I have finally gotten my ducks in a row with all the photos I took in early December. This is the last batch of belated photos and stories. If you like ducks, well today’s post will be right up your alley then.
I was originally going to call this post “Slip-Slidin’ Away” or “Bridge Over Icy Water” and then I thought two Paul Simon song references in one week might be over the top, though I do like him.
This trek was on Sunday, December 9th – it was another bitter cold morning, just 15 degrees. I was at Heritage Park bright and early. I could see a thick layer of frost had coated the grass and railings on the wooden walkway over the lake. I headed straight to the village area, because I had hoped to take pictures of the historical village and covered bridge aglow in their Christmas lights, but it was sunny, so you could not really see them.
I decided to check out Coan Lake to see what waterfowl were hanging around this over-sized, man-made pond. It was strictly ducks this morning and what a treat it was to see them all huddled together trying to keep warm.
Now that I think of it, I’ll just bet they were all snugged up tight so their feet would not give out from beneath them!
Do they really think ice is rather nice?
When I was at Lake Erie Metropark recently I watched and took pictures of the geese walking precariously on the glazed-over, low spots of a grazing area. They took baby steps to avoid wiping out on the slick surface
So it was with the mallards at Coan Lake as well. With those wide-webbed orange feet, they plant themselves on the ice and kind of shuffle along slowly. Here have a look:
You may recall from my prior posts about this scenic Park, that Coan Lake is a large pond located in the center of Heritage Park’s historical village. This man-made lake celebrated its 30th anniversary this year and is home to many ducks, geese, cormorants and seagulls too. There is plenty of room to accommodate all these beautiful birds, because it covers three acres of the Park and has depths varying from 9 to 18 feet. In the Summer, people love to settle in with their fishing pole in hand to catch the fish, but it is strictly for fun, since it is catch-and-release only. In the Winter, due to varying depths of Coan Lake, some portions freeze solid, while the deeper areas remain unfrozen.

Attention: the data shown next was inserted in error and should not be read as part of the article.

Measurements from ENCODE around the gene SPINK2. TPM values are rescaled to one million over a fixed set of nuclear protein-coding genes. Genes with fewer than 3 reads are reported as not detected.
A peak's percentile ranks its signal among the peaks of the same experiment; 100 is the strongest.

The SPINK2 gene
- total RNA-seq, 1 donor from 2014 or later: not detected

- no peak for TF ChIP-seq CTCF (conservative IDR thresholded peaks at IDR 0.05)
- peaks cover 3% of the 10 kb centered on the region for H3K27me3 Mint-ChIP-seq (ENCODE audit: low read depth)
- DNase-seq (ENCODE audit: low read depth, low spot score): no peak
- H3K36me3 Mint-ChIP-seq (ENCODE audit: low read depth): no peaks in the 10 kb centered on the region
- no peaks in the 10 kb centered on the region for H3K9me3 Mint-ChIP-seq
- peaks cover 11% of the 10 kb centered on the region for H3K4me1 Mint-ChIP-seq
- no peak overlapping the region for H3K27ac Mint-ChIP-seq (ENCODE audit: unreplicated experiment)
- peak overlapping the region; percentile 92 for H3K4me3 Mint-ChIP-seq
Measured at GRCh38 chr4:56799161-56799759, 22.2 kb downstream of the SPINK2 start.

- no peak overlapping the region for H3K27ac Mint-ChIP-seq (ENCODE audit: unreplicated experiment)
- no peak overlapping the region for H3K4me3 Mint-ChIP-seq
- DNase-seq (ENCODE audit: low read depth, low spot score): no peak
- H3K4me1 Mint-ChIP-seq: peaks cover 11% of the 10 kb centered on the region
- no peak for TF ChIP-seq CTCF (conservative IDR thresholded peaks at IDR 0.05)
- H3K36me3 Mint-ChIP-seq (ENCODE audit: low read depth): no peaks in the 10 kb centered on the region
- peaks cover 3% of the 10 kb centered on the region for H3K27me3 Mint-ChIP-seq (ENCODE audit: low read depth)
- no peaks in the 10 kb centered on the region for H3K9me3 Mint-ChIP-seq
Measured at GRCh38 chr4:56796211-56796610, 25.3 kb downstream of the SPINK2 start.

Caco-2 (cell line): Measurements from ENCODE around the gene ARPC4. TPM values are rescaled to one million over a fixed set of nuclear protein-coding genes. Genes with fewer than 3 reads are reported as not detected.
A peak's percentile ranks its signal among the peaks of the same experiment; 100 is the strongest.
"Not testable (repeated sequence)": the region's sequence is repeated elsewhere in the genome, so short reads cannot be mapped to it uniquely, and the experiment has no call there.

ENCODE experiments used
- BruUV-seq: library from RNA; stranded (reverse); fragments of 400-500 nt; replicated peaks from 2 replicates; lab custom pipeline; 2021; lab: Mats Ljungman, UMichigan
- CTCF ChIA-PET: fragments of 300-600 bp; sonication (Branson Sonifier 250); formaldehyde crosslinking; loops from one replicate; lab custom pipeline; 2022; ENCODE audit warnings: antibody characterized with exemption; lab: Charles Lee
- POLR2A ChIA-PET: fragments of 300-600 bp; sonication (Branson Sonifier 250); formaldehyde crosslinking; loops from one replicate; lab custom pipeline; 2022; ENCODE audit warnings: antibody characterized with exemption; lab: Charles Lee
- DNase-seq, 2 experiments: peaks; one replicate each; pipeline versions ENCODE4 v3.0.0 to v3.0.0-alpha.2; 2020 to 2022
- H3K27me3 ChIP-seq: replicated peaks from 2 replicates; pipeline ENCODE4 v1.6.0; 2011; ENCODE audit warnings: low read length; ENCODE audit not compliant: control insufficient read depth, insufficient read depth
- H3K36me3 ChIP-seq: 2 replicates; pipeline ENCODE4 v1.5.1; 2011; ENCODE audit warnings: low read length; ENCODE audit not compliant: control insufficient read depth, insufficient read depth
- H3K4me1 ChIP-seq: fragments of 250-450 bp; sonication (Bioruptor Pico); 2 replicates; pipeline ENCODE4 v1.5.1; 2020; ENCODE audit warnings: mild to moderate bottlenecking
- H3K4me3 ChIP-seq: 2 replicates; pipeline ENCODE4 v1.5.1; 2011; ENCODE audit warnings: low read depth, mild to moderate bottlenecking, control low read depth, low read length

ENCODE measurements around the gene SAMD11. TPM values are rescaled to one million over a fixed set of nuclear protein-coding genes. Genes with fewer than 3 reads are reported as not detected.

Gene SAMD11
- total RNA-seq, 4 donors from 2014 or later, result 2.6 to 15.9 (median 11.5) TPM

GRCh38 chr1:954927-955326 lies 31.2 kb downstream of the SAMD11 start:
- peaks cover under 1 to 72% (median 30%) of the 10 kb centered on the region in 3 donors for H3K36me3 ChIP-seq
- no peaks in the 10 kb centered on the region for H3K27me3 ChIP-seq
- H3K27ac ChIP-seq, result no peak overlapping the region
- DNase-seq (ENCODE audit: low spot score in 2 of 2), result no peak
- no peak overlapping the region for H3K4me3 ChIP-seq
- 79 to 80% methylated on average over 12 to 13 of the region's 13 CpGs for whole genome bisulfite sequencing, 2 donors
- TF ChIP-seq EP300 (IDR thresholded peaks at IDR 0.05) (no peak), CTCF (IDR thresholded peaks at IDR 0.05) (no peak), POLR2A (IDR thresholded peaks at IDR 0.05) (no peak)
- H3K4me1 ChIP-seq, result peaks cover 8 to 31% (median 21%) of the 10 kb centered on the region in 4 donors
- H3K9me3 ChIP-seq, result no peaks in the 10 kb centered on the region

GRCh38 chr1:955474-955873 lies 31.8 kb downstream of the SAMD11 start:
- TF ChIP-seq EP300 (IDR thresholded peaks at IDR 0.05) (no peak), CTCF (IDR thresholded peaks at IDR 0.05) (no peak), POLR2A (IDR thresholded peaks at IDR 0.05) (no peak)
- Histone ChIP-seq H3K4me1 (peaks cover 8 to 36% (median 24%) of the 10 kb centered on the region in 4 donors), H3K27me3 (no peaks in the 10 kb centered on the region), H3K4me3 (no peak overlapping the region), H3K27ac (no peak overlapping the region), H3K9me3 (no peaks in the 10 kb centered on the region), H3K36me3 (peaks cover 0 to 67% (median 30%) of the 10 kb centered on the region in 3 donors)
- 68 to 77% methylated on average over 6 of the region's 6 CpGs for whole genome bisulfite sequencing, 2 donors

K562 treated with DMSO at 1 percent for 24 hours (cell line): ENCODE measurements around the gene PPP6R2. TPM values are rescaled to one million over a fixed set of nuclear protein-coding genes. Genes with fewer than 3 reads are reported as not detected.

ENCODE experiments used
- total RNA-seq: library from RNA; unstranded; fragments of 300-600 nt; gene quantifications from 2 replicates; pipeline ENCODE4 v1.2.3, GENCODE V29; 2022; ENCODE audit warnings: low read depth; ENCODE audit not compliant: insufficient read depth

This means you will see ducks in the foreground on the ice, while others are swimming in the background.
Or do they prefer the ice-cold water?
On this morning, some of these dabbling ducks chose to paddle around, dip and dive, while others huddled together in the water, teeth, er … beak chattering.
Still others either preened or napped (or pretended to nap).
This female mallard stood at the edge of the seawall pondering whether to jump in the water or not.
Now, I could write about how cold that Sunday morning really was, and, if you’ve ever lived in a cold-weather state or country, you are probably nodding your head right now – yup, I know what you mean, but I think pictures speak louder than words.
Just looking at these pictures of the wooden posts on the overlook give you an idea.
Even the old-fashioned lamp post’s glass panes were frosted up.
While enjoying my stroll through the historical village area, and admiring the Christmas décor …
… you’ll recall that this is when I met Shelley and Beauregard, her Bouvier.
We struck up a conversation and lingered on the pathway, while “Bo” pulled on his leash for her to get going. Yes, we are ruled by our pet’s demands, be they furry or feathered, even domestic or wild … yes, I know you are nodding your head in agreement again. So Shelley and I walked the outskirts of Heritage Park to finish our conversation.
It was an enjoyable morning and I was happy to go warm up in the car and then I headed down to the River to freeze my bum off just a little bit more.